Unassisted path finding through game worlds

Sandy Brand


As part of my internship at game developer Triumph Studios], the main goal of my project is to improve upon current autonomous navigation mechanisms for objects in an interactive game-world. This process entails a number of facets raging from change in data representations to alternative algorithms. Because the game maps are fairly large one of the objectives has also been to keep the amount of ‘human intervention’ as small as possible, hence the title ‘unassisted path finding through game worlds’. On this page I will try to give a short overview of the work that I have already done, and the things I am currently working on.

A very important change has been the utilization of so called Navigation meshes, or Nav-meshes for short. Nav-meshes provide a highly detailed representation of a game-world but are still structured in such a way that traditional path-finding algorithms will perform well on them. In the next chapter I will give a fairly basic description of how these are generated.

In order to enable game objects to move through a world simple path-finding is not enough, we need them to be able to handle dynamically moving objects as well. For this I am currently implementing a system that is marking so-called ‘footprints’ on the Nav-meshes so that objects know of each other where they are and how they can navigate around each other.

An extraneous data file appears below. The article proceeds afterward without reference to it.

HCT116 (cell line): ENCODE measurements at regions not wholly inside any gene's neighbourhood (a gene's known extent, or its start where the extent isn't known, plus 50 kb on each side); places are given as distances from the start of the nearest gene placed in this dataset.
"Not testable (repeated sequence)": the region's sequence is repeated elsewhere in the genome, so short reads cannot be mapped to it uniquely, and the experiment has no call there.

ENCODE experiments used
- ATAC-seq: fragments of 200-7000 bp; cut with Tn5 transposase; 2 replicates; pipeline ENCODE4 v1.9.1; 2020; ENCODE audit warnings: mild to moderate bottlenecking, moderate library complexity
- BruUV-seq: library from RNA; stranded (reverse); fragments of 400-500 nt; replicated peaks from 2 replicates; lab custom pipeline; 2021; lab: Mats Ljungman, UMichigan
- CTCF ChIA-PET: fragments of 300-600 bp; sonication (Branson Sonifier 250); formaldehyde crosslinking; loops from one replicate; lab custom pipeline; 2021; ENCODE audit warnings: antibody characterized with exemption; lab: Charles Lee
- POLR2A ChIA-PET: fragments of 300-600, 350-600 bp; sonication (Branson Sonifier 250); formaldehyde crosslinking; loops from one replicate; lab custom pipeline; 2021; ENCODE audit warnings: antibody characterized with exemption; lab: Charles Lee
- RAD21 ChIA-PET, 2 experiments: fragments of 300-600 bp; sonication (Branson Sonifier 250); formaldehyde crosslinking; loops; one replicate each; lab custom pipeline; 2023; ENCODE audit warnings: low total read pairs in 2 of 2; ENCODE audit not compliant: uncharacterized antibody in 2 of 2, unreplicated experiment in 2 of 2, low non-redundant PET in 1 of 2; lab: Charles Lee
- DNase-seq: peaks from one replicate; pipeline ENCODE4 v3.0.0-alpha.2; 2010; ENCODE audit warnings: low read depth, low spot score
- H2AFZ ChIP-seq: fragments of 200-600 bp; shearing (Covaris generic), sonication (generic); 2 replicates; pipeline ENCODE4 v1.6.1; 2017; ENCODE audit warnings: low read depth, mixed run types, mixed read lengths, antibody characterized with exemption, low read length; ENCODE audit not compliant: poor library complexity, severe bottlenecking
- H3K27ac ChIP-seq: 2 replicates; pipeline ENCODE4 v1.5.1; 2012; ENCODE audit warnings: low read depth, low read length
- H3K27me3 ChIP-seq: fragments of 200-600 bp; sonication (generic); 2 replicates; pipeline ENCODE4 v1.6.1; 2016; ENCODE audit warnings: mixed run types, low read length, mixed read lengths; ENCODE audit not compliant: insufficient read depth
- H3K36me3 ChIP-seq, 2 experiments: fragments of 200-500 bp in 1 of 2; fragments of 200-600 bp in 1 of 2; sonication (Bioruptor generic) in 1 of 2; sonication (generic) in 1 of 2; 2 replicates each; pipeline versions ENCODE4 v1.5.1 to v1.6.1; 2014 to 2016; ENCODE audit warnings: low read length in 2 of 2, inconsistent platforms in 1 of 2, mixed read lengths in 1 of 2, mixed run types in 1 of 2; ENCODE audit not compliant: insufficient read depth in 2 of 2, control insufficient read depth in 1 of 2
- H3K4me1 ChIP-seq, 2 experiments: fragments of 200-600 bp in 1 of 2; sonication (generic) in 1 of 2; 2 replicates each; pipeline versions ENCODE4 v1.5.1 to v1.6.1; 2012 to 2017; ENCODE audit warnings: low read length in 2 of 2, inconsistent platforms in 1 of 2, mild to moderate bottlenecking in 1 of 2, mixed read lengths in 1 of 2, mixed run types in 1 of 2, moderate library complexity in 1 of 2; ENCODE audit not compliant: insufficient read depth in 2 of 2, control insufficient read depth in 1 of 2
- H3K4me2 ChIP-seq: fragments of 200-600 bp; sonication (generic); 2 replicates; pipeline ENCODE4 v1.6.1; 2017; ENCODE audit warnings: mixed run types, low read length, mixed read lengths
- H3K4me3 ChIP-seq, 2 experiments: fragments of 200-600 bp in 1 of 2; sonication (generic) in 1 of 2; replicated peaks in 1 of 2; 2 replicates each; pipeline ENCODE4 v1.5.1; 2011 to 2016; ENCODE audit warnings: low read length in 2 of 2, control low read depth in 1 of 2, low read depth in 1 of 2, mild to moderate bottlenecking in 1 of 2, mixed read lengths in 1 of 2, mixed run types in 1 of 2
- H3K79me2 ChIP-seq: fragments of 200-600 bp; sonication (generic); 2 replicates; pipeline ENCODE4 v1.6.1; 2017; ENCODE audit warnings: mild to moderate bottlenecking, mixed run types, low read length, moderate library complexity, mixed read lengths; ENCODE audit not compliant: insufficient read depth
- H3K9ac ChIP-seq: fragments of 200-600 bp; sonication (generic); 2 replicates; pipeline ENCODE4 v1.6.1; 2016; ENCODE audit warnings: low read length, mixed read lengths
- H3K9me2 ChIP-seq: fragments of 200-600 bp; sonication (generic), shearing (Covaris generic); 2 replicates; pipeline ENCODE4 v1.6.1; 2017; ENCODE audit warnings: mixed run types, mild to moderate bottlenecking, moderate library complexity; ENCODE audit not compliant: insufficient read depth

Finally, my project will involve in ways to directly improve upon a path-finding algorithm’s performance so that we can also handle large amounts of dynamically moving objects in a single world. The Nav-meshes that I have mentioned earlier already provide a natural speed-up due to their data representation. Further improvements are sought for in an attempt to parallelize path-finding algorithms such as A* variants on multiple CPU cores.

A Nav-mesh is nothing more than a simplified representation of a game-world that can act as a road-map. The road-map is defined as a graph whereby its nodes represent accessible (convex) areas in the world, and its edges how each of these are connected as neighbors. When an object wants to move from A to B in the game-world it simply needs to determine which Nav-mesh nodes correspond with A and B and then run a path-finder algorithm such as an A* variant to determine the shortest/cheapest available route between them (if any).